h3, From The Tribunal September 19th 1918

This is a further update in a series of extracts from the No Conscription Fellowship’s journal, published in the UK between March 1916 and November 1918
For other extracts go to:

“We desire to affirm that we can accept no scheme whatever in satisfaction of our inflexible demand for absolute and unconditional release.” This is the final clause of the resolution carried at the meeting of Absolutists held on Sept. 6 in Wakefield Gaol. There is no hesitation about these men. Two years of the most rigorous prison conditions have not broken their spirit: their first thought is for the principle for which they stand – not for their own well-being or physical comfort. “We are waiting to see what the Government intends before we do anything,” writes Ayles. “We are not going to administer any scheme of confinement or internment – I’ve already told the Governor that if he leaves the gate open I will walk out, and that if I refuse to consent to accept prison discipline or rules except in so far as they are necessary for helath and sanitation and my work outside.”

“About 70 C.O.‘s are here now,” writes Scott Duckers on Sept. 10. “With few exceptions all have done over two years in civil prisons… Our time of action is the subject of endless discussions, and I have lost so much sleep since I first heard of this transfer that I shall think of the place as ‘Jeep-awake-field.’ The first fact that strikes us is that this is the H.O. Scheme over again except: (1) That we do not have to sign away our liberty and (2) that we cannot go outside or have liberty to buy food, etc., for ourselves. To my mind compulsory labour under these conditions is nothing else than Industrial Conscription, and I have decided to refuse compliance with it. This morning about 20 of us flatly refused to work under compulsion; others are cleaning their own cells or else working in the cookhouse or tidying up generally. No one has started Industrial Work… The Deputy-Governor has booked my name as an ‘Absolute-Absolutist,’ and i quite expect that a batch of us will be transferred to a ‘real’ prison again. In the meantime he (the Deputy) is waiting for the Government’s return. Four of us are on report for different objections about work… Whether we shall ever resume work if we go back to hard labour is quite another question under consideration. Some think we should go on as before: others that we should claim that by sending us here the Government have recognised our point about 2 years being the maximum anyone can be expected to stand. Altogether we are having lively times!”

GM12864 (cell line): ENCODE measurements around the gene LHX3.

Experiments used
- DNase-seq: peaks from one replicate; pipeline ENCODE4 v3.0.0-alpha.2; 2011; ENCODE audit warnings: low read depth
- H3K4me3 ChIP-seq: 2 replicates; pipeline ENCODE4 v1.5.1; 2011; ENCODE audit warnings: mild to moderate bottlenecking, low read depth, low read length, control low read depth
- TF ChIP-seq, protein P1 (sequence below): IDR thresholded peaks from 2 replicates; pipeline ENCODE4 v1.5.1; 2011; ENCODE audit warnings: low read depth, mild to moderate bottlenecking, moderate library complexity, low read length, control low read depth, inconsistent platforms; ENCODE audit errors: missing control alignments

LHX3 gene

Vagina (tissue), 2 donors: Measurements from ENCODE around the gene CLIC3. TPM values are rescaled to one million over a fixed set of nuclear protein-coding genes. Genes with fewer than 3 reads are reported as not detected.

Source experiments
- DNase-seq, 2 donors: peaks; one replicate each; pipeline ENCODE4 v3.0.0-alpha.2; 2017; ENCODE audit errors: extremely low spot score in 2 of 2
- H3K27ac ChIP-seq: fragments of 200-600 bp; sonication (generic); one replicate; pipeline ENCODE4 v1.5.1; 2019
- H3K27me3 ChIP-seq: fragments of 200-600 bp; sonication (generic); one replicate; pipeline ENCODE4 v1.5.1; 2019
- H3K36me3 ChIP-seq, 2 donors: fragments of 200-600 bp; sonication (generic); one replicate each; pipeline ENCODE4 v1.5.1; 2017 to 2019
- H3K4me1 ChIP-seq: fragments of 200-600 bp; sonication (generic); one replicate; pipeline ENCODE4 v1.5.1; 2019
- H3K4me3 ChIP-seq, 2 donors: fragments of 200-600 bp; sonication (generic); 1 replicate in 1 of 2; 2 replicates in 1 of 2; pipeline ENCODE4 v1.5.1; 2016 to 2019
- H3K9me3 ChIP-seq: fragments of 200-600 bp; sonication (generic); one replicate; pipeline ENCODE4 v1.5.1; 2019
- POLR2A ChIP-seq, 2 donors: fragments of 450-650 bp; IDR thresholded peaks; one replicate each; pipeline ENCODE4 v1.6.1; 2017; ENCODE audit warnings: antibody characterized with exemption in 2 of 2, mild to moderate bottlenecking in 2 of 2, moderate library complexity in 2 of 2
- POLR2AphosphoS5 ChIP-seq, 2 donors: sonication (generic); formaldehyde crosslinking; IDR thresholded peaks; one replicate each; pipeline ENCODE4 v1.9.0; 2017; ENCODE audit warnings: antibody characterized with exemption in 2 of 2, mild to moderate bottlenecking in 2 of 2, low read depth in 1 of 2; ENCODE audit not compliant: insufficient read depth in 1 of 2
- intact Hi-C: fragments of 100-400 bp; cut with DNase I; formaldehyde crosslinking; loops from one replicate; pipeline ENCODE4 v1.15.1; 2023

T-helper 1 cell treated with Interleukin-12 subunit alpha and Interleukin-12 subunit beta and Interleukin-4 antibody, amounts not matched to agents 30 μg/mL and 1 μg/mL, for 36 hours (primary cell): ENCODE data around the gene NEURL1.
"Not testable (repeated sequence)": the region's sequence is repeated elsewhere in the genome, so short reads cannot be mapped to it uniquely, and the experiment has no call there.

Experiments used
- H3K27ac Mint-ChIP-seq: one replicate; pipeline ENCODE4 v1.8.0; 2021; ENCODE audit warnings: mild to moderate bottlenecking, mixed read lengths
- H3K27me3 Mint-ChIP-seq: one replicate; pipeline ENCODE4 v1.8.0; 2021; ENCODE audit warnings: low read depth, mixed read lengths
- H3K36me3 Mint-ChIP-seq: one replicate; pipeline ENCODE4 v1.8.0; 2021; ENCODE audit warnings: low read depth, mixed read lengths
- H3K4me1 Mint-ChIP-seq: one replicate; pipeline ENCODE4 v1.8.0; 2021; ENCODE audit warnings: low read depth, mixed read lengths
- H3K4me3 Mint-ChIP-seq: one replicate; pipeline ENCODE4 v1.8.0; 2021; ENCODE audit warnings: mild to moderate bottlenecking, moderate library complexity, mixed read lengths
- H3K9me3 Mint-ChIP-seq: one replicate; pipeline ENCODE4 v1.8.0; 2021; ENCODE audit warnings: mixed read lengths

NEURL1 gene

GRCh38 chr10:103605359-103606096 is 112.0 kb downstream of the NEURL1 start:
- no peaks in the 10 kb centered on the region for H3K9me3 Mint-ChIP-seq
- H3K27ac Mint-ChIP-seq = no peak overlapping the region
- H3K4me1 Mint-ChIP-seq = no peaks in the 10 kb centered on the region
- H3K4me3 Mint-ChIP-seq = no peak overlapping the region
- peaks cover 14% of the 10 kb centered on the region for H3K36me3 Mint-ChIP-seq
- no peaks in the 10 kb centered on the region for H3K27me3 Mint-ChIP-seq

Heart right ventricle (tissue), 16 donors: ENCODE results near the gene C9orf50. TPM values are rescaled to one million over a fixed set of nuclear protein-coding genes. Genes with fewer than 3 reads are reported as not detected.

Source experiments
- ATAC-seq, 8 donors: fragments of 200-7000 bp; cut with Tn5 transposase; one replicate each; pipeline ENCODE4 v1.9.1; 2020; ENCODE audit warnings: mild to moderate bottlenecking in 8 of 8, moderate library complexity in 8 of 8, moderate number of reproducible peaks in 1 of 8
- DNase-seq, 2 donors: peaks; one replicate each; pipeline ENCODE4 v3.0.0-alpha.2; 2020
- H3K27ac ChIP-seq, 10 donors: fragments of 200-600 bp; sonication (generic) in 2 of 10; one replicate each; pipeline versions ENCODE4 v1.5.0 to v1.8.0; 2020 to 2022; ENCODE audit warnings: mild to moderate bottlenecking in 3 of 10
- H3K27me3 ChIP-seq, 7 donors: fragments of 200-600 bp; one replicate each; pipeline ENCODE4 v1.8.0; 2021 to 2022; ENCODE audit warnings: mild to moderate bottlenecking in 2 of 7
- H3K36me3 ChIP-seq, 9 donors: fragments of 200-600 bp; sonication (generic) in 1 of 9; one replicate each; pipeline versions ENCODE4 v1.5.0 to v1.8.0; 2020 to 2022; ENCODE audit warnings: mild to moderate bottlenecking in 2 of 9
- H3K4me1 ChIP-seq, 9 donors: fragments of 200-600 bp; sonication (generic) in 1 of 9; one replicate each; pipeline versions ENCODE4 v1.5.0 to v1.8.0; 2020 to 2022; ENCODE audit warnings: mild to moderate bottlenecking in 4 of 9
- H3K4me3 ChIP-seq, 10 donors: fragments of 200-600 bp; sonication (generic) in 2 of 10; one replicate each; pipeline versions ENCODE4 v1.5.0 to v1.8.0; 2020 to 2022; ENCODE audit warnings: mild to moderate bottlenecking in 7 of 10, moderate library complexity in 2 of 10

It is evident from the above quotations that the transferred men are not accepting their new position with docility. Their case has not yet been honestly met. The cause for which they stand is dearer to them than life itself, and they cannot be cajoled or bribed into a quiet acquiescence in what is still a denial of the right of individual freedom.